Doctors across the country have been seeing a striking increase in the number of young people with the condition Braden had, which is called Multisystem Inflammatory Syndrome in Children or MIS-C. Even more worrisome, they say, is that more patients are now very sick than during the first wave of cases, which alarmed doctors and parents around the world last spring.

“We’re now getting more of these MIS-C kids, but this time, it just seems that a higher percentage of them are really critically ill,” said Dr. Roberta DeBiasi, chief of infectious diseases at Children’s National Hospital in Washington, D.C. During the hospital’s first wave, about half the patients needed treatment in the intensive care unit, she said, but now 80 to 90 percent do.

The reasons are unclear. The surge follows the overall spike of Covid cases in the United States after the winter holiday season, and more cases may simply increase chances for severe disease to emerge. So far, there’s no evidence that recent coronavirus variants are responsible, and experts say it is too early to speculate about any impact of variants on the syndrome.

The condition remains rare. The latest numbers from the Centers for Disease Control and Prevention show 2,060 cases in 48 states, Puerto Rico and the District of Columbia, including 30 deaths. The median age was 9, but infants to 20-year-olds have been afflicted. The data, which is complete only through mid-December, shows the rate of cases has been increasing since mid-October.

While most young people, even those who became seriously ill, have survived and gone home in relatively healthy condition, doctors are uncertain whether any will experience lingering heart issues or other problems.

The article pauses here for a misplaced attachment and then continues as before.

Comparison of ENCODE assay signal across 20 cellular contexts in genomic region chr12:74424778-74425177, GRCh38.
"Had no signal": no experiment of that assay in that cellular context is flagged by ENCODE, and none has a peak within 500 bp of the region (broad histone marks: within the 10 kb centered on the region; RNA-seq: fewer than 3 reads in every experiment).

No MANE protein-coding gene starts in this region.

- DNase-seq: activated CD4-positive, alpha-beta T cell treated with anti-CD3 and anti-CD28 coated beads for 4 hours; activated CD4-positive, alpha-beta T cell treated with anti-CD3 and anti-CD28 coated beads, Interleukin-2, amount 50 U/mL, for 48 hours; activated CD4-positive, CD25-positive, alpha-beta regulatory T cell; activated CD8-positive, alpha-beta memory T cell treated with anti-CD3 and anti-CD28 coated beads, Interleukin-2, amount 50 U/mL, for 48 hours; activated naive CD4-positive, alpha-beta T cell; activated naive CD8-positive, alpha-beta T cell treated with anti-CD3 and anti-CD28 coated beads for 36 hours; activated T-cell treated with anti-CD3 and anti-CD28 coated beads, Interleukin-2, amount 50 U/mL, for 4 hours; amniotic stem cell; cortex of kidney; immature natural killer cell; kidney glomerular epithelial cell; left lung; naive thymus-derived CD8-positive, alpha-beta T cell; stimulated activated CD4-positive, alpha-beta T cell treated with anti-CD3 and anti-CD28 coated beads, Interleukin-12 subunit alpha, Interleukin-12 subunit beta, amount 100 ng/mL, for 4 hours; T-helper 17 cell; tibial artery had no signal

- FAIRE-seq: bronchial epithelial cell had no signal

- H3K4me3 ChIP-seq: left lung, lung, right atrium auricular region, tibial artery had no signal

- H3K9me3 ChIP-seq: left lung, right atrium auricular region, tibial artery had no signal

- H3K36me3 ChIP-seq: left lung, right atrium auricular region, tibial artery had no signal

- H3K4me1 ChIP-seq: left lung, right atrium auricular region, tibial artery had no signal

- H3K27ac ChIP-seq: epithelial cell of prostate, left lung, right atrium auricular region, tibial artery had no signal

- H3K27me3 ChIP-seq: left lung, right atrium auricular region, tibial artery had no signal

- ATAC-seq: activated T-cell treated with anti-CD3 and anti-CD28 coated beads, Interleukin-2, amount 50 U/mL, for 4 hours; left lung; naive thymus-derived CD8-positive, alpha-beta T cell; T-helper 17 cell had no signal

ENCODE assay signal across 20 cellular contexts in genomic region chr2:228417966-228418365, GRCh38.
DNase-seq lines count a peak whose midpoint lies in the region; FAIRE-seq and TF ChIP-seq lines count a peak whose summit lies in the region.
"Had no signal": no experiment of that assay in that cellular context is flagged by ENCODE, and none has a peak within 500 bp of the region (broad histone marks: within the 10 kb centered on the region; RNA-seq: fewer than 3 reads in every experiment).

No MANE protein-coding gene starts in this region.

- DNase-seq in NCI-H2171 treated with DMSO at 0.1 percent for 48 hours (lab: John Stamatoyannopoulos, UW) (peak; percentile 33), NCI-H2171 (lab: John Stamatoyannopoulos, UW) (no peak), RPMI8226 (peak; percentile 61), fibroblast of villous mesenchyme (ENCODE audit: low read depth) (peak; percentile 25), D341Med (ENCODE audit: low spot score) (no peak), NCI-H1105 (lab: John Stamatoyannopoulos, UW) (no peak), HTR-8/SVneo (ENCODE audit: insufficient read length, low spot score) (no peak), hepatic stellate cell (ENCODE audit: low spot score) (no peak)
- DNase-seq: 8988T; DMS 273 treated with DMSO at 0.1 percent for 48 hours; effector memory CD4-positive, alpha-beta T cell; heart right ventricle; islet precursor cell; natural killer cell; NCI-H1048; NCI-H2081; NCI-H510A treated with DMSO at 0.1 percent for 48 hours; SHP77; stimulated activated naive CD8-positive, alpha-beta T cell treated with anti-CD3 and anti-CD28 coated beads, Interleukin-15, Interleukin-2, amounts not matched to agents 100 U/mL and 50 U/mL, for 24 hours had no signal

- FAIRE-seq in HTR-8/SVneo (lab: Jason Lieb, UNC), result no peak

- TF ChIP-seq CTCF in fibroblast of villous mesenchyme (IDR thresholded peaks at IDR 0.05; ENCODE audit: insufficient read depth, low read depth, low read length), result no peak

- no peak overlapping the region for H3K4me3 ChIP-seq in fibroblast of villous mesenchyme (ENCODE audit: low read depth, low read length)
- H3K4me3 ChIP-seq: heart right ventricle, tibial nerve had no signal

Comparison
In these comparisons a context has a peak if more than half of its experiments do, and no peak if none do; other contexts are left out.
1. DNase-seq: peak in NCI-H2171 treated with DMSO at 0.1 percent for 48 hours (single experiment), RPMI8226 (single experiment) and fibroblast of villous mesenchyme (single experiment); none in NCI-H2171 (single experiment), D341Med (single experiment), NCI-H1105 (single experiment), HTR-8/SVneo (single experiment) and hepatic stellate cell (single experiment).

“We really don’t know what will happen in the long term,” said Dr. Jean Ballweg, medical director of pediatric heart transplant and advanced heart failure at Children’s Hospital & Medical Center in Omaha, Neb., where from April through October, the hospital treated about two cases a month, about 30 percent of them in the I.C.U. That rose to 10 cases in December and 12 in January, with 60 percent needing I.C.U. care — most requiring ventilators. “Clearly, they seem to be more sick,” she said.

Symptoms of the syndrome can include fever, rash, red eyes or gastrointestinal problems. Those can progress to heart dysfunction, including cardiogenic shock, in which the heart cannot squeeze enough to pump blood sufficiently. Some patients develop cardiomyopathy, which stiffens the heart muscle, or abnormal rhythm. Dr. Ballweg said one 15-year-old at her hospital needed a procedure that functioned as a temporary pacemaker.
... ... ...

0 Replies
 
Region Philbis
 
  1  
Reply Thu 18 Feb, 2021 02:04 am